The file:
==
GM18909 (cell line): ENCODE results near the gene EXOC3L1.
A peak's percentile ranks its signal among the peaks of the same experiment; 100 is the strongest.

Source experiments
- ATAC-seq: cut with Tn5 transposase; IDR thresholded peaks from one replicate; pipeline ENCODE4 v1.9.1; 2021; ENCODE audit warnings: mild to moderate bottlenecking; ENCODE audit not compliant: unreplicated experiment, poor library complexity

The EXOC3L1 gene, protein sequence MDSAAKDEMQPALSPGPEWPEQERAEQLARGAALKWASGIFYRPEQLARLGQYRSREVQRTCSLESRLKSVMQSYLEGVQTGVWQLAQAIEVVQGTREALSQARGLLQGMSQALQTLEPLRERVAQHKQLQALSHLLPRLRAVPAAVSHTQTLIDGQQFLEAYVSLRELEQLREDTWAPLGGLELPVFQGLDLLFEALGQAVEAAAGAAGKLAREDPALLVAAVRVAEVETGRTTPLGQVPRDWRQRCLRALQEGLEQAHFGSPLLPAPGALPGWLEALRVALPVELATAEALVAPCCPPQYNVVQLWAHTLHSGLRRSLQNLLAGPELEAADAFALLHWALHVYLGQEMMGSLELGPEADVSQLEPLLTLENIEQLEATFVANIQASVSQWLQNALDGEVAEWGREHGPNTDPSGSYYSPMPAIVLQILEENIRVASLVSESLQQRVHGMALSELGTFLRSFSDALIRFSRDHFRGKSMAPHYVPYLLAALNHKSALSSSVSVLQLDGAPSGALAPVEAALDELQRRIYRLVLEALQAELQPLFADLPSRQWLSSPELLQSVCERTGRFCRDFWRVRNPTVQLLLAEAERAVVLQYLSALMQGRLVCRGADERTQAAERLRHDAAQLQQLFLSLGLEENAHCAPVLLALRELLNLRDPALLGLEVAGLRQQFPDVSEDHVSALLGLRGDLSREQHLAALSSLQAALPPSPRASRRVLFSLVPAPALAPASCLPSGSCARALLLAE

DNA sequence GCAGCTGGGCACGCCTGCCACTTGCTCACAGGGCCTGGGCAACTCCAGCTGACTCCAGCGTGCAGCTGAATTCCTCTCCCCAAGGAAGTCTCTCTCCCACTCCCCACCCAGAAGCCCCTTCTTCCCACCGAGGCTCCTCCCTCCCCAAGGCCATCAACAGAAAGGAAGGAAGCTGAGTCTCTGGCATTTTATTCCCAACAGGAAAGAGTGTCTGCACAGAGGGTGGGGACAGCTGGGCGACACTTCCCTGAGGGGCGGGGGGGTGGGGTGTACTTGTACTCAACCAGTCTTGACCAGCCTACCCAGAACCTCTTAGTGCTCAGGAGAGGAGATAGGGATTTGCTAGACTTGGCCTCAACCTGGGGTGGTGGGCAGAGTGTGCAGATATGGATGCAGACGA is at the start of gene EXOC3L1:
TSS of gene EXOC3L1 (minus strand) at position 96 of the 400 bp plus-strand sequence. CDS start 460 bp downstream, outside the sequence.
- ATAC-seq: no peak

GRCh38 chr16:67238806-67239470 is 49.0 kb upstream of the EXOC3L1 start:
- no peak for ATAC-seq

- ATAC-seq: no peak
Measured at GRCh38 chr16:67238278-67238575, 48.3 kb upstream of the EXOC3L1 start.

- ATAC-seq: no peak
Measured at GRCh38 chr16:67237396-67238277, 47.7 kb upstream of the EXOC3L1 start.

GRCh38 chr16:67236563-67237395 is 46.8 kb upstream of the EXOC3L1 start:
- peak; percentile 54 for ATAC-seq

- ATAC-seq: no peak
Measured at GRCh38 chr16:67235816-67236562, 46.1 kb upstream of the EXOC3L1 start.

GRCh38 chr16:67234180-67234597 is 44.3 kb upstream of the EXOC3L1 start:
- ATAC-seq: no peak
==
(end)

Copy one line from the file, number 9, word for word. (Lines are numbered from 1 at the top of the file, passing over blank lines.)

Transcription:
GRCh38 chr16:67238806-67239470 is 49.0 kb upstream of the EXOC3L1 start: